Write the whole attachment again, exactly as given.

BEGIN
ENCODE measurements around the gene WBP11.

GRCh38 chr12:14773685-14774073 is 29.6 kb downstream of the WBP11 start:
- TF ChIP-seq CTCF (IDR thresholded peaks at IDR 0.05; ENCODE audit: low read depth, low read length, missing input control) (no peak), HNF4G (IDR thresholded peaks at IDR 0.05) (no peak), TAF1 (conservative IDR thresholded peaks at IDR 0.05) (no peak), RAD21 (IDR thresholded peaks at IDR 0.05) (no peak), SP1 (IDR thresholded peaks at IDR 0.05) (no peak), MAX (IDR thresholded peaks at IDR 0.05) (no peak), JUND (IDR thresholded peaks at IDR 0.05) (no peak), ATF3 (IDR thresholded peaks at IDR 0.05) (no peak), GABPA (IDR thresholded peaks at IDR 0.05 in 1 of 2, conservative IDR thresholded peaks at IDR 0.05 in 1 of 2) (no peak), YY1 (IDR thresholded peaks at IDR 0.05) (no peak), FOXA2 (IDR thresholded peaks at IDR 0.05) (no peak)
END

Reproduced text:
ENCODE measurements around the gene WBP11.

GRCh38 chr12:14773685-14774073 is 29.6 kb downstream of the WBP11 start:
- TF ChIP-seq CTCF (IDR thresholded peaks at IDR 0.05; ENCODE audit: low read depth, low read length, missing input control) (no peak), HNF4G (IDR thresholded peaks at IDR 0.05) (no peak), TAF1 (conservative IDR thresholded peaks at IDR 0.05) (no peak), RAD21 (IDR thresholded peaks at IDR 0.05) (no peak), SP1 (IDR thresholded peaks at IDR 0.05) (no peak), MAX (IDR thresholded peaks at IDR 0.05) (no peak), JUND (IDR thresholded peaks at IDR 0.05) (no peak), ATF3 (IDR thresholded peaks at IDR 0.05) (no peak), GABPA (IDR thresholded peaks at IDR 0.05 in 1 of 2, conservative IDR thresholded peaks at IDR 0.05 in 1 of 2) (no peak), YY1 (IDR thresholded peaks at IDR 0.05) (no peak), FOXA2 (IDR thresholded peaks at IDR 0.05) (no peak)